DOMESTIC VIOLENCE: My insane normal.

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DOMESTIC VIOLENCE: My insane normal.

Those of you that know me believe me to be a courageous woman. I am. I am a survivor. For most of my adult life I felt weak though. I can only tell you a small part of my story on here. I’m very open but for some reason talking about this so openly now sends my heart racing. My purpose is not in the least for sympathy, I don’t need it. I am confident in who I am. My candidness is in an attempt to raise awareness as well as for the support of others now or in the past going through the same experience.

One in four women are victims of domestic violence. When I married at the age of 18 I became the one in that statistic. I had left my family and friends behind when I married my ex-husband. They did not like him and didn’t support my marriage to him. When he became abusive, both mentally and physically, I felt like I had no place to turn for help. I was humiliated and scared. I lived every day of my adult life in fear. Not only the fear of physical violence, but of everything. What was he going to do, was he going to get upset, what was he lying about today, what if I did something wrong, what if someone found out! There were, of course, the threats if I told anyone. He would take the kids and the money and I’d never see them again. As the kids got older he would remind me that no one would ever believe me. That he would turn it around on me and tell people that I was crazy. He knew I was scared of more humiliation. The threat that he would take the money and I would be homeless and there was no way the courts would give the kids to a homeless woman. I believed him. Every crazy word, every crazy time. I can’t explain why I believed him, he just had his way. Little things he did would prove to me that he was in control and would make sure he won.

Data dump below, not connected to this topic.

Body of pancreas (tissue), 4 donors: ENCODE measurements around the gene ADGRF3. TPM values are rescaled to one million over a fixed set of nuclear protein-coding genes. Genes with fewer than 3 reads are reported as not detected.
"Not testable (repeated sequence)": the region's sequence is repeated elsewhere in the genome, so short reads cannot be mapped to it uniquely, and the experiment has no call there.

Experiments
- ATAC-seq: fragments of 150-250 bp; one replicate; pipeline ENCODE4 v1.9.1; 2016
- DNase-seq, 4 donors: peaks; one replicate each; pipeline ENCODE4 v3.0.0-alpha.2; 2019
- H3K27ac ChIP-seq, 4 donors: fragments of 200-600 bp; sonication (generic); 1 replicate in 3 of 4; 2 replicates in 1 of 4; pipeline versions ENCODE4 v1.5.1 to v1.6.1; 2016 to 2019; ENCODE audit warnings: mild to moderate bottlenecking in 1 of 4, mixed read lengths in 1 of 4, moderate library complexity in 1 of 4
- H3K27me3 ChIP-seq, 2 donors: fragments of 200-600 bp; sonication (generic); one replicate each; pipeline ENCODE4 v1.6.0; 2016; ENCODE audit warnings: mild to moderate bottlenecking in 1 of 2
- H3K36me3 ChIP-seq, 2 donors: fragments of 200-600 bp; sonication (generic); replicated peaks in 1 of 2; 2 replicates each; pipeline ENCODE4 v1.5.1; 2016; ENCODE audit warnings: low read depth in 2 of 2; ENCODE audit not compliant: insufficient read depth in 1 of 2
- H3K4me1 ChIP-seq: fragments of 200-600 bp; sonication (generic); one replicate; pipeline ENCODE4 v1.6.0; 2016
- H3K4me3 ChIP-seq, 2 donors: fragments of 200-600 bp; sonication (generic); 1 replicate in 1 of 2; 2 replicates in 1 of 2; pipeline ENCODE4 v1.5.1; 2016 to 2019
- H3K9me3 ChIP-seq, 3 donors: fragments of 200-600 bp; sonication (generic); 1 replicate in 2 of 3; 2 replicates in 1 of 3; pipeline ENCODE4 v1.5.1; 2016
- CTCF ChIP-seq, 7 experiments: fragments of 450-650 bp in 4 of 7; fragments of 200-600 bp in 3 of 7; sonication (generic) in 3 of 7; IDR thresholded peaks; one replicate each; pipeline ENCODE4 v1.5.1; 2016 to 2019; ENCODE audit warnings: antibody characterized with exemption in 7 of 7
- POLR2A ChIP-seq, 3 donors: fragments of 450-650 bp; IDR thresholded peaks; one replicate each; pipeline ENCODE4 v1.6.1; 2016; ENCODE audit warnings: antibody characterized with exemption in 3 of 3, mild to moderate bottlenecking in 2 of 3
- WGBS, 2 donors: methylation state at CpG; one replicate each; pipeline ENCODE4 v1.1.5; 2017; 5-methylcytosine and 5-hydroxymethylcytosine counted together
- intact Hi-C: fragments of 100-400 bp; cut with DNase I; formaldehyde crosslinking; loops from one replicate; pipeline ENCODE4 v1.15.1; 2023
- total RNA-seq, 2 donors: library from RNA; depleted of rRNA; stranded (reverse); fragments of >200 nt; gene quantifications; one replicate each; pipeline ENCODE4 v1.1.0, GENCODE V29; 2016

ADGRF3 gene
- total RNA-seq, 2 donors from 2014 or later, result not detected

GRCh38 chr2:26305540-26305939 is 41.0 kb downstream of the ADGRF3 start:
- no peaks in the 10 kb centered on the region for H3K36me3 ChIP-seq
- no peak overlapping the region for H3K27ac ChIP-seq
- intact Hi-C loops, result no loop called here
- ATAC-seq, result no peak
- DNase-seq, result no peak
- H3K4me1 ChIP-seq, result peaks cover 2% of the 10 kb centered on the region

There was the hitting, choking, shoving, holding me down or against a wall, twisting my wrists until I prayed that they would brake so that he would stop. The sad thing is that the emotional abuse was a hundred times more damaging and much more difficult to overcome.

So how did I get out? The last few years with him I slowly became a little bit stronger. I would argue back, pretending that I as strong and wouldn’t be bullied when all the while I was shaking and nauseous inside; but I did my best to not let him see. After an incident when his words slapped me in the face I finally came to the realization that he wasn’t going to ever change, even though he had promised me a hundred times that he would. I had always wanted to believe him and prayed that he would. I was faced with the reality that I had two choices, either live this way for the rest of my life without change or face my fear and leave. It was horrible to stay, but It was an insanity that I knew and understood how to live with. This insanity was my normal. Leaving was terrifying however. I somehow managed the incredible strength with God’s help and with the support of a few others.